movie you showed us had nothing on you. You
saw that we became decent, well-educated men. Hell, you even meddled until we were married to women you approved of. There’s a whole new generation of Carltons coming along, thanks to you.”

“Exactly my point,” Destiny responded. “You’re all settled. You have your own families. You don’t need me anymore.”

“We’ll always need you,” Richard protested, indignant that she could think otherwise. “Have we not shown you that?”

“You need me as the doting great-aunt who spoils your children rotten, nothing more. I can’t be content with that. I want more.”

He decided to try another tack to dissuade her from this insane idea. “What about your house in France? I always thought you’d want to go back there someday to live, get back to your painting and your gardens. You always talk about that time in your life as if it were magical. Now’s your chance. Go for a few months. Open your studio and paint again.”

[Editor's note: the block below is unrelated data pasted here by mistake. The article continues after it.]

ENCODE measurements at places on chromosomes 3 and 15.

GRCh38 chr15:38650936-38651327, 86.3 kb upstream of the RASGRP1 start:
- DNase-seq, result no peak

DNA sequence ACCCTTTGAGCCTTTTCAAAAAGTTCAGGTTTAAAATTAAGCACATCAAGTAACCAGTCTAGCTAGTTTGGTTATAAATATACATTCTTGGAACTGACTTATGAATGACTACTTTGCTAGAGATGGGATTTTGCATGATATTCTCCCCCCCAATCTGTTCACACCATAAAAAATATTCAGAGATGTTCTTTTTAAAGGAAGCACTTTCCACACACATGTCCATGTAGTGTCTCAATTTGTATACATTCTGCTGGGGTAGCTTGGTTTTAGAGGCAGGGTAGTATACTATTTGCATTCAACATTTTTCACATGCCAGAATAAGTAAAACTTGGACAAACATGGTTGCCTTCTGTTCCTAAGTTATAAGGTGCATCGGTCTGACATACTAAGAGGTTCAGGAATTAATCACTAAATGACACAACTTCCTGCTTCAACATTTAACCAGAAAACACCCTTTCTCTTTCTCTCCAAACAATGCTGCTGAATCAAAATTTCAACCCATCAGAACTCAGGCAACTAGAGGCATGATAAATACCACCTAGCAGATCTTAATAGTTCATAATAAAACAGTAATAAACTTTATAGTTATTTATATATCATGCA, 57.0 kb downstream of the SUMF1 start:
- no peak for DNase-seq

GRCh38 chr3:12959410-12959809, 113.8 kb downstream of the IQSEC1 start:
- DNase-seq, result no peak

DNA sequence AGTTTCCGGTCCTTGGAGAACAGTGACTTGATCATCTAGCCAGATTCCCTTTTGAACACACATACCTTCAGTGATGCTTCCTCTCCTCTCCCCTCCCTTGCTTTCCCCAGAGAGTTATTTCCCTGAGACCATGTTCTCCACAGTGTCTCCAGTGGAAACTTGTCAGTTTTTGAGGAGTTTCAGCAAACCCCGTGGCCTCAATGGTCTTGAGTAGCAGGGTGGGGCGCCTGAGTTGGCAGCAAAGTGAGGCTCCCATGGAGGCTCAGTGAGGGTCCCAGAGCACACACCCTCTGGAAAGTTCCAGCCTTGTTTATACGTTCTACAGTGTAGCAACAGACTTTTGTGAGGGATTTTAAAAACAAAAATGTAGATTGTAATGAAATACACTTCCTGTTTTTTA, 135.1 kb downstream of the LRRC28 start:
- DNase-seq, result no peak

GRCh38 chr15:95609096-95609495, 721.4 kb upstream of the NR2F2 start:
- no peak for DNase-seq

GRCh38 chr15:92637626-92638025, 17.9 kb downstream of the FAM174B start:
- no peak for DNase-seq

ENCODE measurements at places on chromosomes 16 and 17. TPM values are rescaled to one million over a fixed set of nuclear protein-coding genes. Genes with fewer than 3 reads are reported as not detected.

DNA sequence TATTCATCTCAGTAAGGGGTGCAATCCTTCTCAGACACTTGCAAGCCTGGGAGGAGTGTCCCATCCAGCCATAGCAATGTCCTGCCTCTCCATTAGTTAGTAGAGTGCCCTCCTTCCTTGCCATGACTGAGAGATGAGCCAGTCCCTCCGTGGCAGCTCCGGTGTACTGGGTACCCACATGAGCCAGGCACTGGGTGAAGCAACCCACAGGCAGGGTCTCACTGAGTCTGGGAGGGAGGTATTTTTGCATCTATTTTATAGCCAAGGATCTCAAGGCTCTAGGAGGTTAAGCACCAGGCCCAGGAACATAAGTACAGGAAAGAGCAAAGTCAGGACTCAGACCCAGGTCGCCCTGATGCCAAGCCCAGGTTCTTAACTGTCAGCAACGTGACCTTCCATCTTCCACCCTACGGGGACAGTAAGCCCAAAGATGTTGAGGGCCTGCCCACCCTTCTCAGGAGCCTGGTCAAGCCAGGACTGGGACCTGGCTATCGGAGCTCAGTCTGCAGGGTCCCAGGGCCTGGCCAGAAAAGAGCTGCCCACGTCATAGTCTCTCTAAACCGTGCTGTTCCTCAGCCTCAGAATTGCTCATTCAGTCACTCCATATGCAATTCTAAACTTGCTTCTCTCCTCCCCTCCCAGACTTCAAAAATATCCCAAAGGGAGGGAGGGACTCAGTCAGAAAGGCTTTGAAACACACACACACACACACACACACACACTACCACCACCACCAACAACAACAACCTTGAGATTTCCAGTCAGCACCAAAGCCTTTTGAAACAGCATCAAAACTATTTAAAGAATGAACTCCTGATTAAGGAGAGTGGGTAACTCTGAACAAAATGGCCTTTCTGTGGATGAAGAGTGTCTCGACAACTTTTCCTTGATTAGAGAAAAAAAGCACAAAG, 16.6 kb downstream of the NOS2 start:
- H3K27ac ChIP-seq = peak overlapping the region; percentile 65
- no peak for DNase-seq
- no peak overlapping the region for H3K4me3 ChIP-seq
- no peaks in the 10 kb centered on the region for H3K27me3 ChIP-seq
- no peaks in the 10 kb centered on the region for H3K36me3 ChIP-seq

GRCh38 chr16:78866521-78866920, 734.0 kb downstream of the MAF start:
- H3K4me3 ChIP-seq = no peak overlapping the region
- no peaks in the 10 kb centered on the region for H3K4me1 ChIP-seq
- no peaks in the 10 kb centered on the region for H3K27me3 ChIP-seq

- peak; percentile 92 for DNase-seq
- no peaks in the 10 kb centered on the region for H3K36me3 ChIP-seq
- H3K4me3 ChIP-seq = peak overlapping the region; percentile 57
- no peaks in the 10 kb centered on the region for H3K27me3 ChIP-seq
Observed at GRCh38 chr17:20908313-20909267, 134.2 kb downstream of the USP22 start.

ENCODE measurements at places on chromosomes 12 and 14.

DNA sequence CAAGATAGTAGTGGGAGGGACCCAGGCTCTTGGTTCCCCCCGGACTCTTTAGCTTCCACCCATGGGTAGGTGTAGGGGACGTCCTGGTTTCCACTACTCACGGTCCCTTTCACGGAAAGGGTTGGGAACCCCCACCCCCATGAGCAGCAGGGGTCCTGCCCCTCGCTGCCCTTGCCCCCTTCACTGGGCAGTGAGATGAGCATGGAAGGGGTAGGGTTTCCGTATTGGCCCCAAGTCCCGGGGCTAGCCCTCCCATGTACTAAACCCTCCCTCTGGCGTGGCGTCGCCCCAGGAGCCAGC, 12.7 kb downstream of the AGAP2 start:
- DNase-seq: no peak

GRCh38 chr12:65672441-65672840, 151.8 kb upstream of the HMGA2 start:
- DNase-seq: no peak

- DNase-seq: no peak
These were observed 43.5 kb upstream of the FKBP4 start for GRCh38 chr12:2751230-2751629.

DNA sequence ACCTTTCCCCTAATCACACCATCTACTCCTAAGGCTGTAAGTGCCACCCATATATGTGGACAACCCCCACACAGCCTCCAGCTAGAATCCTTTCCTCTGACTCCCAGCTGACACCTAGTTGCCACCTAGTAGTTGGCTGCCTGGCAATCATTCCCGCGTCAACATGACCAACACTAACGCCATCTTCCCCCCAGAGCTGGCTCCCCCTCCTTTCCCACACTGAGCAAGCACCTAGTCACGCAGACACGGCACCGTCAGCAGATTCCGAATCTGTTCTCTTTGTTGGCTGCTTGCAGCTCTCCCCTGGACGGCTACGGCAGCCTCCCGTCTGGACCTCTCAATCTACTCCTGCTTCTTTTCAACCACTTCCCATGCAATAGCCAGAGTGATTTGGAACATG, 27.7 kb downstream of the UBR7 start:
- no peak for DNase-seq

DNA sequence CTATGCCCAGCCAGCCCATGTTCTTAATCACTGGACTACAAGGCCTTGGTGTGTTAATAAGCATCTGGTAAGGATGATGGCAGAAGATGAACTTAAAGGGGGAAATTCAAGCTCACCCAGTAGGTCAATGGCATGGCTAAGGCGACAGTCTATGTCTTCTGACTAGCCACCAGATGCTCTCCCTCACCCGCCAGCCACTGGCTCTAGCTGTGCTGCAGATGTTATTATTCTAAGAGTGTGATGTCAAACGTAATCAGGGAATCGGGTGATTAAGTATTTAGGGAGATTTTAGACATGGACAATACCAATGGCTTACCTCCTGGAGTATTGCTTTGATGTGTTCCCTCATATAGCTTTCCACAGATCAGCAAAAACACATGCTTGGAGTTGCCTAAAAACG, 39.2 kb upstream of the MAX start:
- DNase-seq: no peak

“All that’s in the past,” she said blithely, as if she hadn’t talked incessantly about doing that very thing at some distant point in the future. “You can’t recapture something that was lost. In fact, I’m thinking of selling the house.”

Shocked by the blasé announcement, he stared at her. “Now I know there’s something wrong. What aren’t you telling me? You always swore you would never sell that house, that you wanted to know it was there for your old age.”

She shrugged. “Times change. I was young and impetuous back then. While you boys were growing up, so was I. I have new dreams now.”

Richard regarded her skeptically. “And one of those dreams is to run our European division?”

“Yes,” she declared flatly, her gaze unblinking.